Wednesday, 17 October 2012

Need an apprentice?

Did you know that there are several apprenticeship schemes operating in Kent at the moment?  Neither did we!  Following a chance conversation with someone from Shepway District Council, where an apprenticeship scheme has been launched, we thought we would provide a basic briefing about apprenticeships and provide links for further reading.

Time to investigate?

We all know what woodland management/forestry/arboriculture is a tough job and finding new entrants into the sector can be hard.  However, we do know that there are many people aged 16-24 who are interested in the environment, keen to work outdoors and who are not cut out for the academic life at university.

At the national level the recent report by the Independent Panel in Forestry calls for a "...revival of a woodland culture that appreciates how important trees are for people, for nature and the economy".  It also calls for an increase of woodland cover in England from 10% to 15% by 2060.

At the local level the markets for woodfuel of all types are starting to expand, not least due to the resurgence in the use of firewood and incentives such as the RHI.  In addition the Forestry Commission is working hard to identify non-managed woodland and is seeking new and innovative ways to motivate owners to manage them.

Given that there is now so much financial support for apprenticeships now is a also good time to investigate if you are considering expanding your business.

Please note that we have borrowed heavily from the National Apprenticeship Service for this article.  Their website is very useful and provides a lot more detail than is covered here.

What are apprenticeships?

They are work-based training programmes designed around the needs of employers, which lead to national recognised qualifications. You can use Apprenticeships to train both new and existing employees. Funding is available to train apprentices (more on this later...).

As apprenticeships are work-based training programmes, most of the training is ‘on the job’. The rest can be provided by a local college or by a specialist learning provider, or you could deliver everything yourself.  As the employer you must give your apprentices an induction into their role and provide on-the-job training. You are also responsible for paying your apprentices’ wages.

Employment must be for at least 30 hours per week. In some cases the number of hours can be lower but must be more than 16 hours per week.

Why take on an apprentice?
  • Over 80% of those employers who take on apprentices agree they make their workplace more productive.
  • 81% of consumers favour using a company which takes on apprentices.
  • The National Minimum Wage for apprentices is £2.65 per hour. Many employers prefer to pay more however, and research shows that the average salary is approximately £170 per week.
  • Employers who take on a 16-18 year old apprentice only pay their salary. The Government funds their training.
  • There are more than 250 different types of Apprenticeships available offering over 1,400 job roles.
  • 92% of employers who employ apprentices believe that apprenticeships lead to a more motivated and satisfied workforce.
  • 83% of employers who employ apprentices rely on their apprenticeships programme to provide the skilled workers that they need for the future.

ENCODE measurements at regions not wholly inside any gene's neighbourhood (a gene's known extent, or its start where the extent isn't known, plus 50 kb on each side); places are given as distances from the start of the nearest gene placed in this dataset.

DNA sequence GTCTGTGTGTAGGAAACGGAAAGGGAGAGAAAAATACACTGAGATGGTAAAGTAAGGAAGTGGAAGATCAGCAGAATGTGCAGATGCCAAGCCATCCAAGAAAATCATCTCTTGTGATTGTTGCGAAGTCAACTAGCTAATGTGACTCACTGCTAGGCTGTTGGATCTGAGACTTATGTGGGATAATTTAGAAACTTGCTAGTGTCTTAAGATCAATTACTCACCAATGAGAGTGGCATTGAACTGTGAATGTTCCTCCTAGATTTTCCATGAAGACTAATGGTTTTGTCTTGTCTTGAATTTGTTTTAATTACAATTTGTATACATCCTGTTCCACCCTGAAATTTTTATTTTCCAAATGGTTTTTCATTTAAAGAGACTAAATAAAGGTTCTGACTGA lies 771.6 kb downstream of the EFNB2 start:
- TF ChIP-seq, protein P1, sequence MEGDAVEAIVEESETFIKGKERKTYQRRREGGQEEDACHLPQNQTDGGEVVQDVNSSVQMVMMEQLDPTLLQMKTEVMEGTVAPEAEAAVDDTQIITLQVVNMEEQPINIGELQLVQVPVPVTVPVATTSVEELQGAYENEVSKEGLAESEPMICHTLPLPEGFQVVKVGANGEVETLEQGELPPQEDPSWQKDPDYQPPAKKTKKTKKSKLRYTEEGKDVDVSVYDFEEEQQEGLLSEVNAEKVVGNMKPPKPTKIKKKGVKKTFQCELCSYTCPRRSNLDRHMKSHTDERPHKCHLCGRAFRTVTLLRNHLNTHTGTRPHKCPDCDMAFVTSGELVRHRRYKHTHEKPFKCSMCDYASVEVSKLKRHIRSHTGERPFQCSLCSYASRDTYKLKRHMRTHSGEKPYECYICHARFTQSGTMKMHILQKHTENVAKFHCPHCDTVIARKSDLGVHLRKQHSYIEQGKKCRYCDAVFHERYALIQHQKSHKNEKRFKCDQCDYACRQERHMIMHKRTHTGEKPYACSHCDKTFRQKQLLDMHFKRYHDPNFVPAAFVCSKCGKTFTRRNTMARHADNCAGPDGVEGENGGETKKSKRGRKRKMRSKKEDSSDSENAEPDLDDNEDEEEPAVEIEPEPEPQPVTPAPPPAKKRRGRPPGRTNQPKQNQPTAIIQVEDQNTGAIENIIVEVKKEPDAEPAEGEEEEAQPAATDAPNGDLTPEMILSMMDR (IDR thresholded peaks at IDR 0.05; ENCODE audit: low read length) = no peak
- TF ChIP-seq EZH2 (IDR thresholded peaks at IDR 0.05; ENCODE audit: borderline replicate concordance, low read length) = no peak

• One in five employers are hiring more apprentices to help them through the tough economic climate.

Apprenticeship funding is available from the National Apprenticeship Service. The size of the contribution varies depending on your sector and the age of the candidate. If the apprentice is aged 16–18 years old, you will receive 100% of the cost of the training; if they are 19-24 years old, you will receive up to 50%; if they are 25 years old or over you may only get a contribution depending on the sector and area in which you operate.

This is paid directly to the organisation that provides and supports the apprenticeship; in most cases this will be a learning provider.

Which schemes are running?

We mentioned the Shepway scheme at the start of this article:
  • Grants of up to £1,500 to Shepway businesses to encourage them to employ local people as apprentices.
  • Any Shepway business can apply, although we have a focus on businesses with fewer than 10 employees. 
  • Applications will be considered on a case by case basis with appropriate checks made (e.g. with Companies House) to try to ensure that the apprenticeship is not ended prematurely due to company failure.
  • We offer grants of up to £1,500 per apprentice, with a maximum of three grants offered per business.
  • The scheme is only open to individuals who live within Shepway, are out of full time education, over 16, and able to work in England. 
  • There will be no focus on a particular age group, but we are expecting the majority of apprentices to be aged 21 and below.

For more details contact Jeremy Whittaker on 01303 853375 or Email jeremy.whittaker@shepway.gov.uk.

Kent Apprenticeships is a joint partnership between Kent County Council, KATO (Kent Association of Training Organisations) and NAS (National Apprenticeship Service).  The scheme provides bespoke advice and support to help you find the right apprentice. 

For more details email info@kentapprenticeships.com or call 0800 098 8825.

The National Apprenticeship Service (NAS) supports, funds and co-ordinates the delivery of apprenticeships throughout England.  The NAS website provides detailed information on the benefit of apprenticeships and has a support service for employers.

For more details call  08000 150 600 or visit the website.

Kent Woodland Employment Scheme (KWES)

KWES is a new charity set up to provide training and employment for ex-Service personnel, young people and ex-offenders in Kent’s ancient woodlands.

For more details call 01622 884258 or email info@kwes.org.uk.